The programme will also be launched in Jamaica, where over 170,000 sanitary napkins will be donated by Always.
In both T&T and Jamaica, the public has the opportunity to get involved with the cause and personally make a difference. For every purchase of an Always product, the company will in turn directly donate a sanitary napkin. This began from March 25 and runs until June 25, 2019.
Radio and television personality Whitney Husbands has taken on the role as brand ambassador for #EndPeriodPoverty and will be joined by a host of other young female public figures including Doctor Anasha Tewari-Bridgelal, Thema Williams, Jade Campbell, DJ Charlotte, and Roxy and Paris James. These young women, in addition to the Helping Her Foundation, will use their influence on social media to bring attention to the cause and advocate for the needs of women facing period poverty.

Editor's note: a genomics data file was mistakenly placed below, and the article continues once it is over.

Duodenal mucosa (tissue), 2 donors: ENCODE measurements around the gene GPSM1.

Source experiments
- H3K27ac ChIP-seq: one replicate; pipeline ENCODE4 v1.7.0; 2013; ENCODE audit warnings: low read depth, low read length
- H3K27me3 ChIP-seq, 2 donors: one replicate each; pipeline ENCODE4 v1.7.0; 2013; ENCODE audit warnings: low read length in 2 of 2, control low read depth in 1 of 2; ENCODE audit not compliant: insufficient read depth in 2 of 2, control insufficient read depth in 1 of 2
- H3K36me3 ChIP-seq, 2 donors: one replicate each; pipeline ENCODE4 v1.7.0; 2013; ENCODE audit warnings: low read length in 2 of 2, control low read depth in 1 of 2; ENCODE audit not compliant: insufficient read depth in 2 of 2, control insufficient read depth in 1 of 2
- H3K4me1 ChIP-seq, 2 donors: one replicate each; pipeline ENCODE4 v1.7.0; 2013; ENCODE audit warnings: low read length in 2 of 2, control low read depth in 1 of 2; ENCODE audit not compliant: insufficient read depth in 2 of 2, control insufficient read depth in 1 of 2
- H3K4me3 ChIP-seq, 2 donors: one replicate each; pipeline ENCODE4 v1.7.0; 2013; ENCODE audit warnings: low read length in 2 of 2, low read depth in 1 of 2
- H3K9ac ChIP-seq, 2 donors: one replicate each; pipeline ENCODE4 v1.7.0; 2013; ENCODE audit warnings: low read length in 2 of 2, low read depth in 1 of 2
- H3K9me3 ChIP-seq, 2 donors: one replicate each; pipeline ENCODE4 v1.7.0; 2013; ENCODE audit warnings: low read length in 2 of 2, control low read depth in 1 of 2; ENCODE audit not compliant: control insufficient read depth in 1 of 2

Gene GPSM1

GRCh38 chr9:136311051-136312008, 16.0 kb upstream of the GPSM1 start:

“As adults, it is our duty to do everything in our power to remove the obstacles which prohibit young people from advancing in life,” said Husbands.
“Getting your period should not be oppressive. With the End Period Poverty Initiative, we can remove the stigma and start a new era of awareness and support for our young women.”
“#EndPeriodPoverty can be an important catalyst for change in T&T”, stated Donella De Verteuil, marketing manager, Procter & Gamble (main distributor of Always).
“It is unacceptable that anyone should miss out on integral opportunities due to the lack of access to period protection. I am extremely proud to be part of this programme which can truly improve the lives of our young women and give them the confidence to break any boundaries to their success.”
Period Poverty is a global issue. Without education, women and girls around the world will not be able to take the steps to reach their true potential. Girls should be able to focus on their education and their future without being worried about or embarrassed by their period.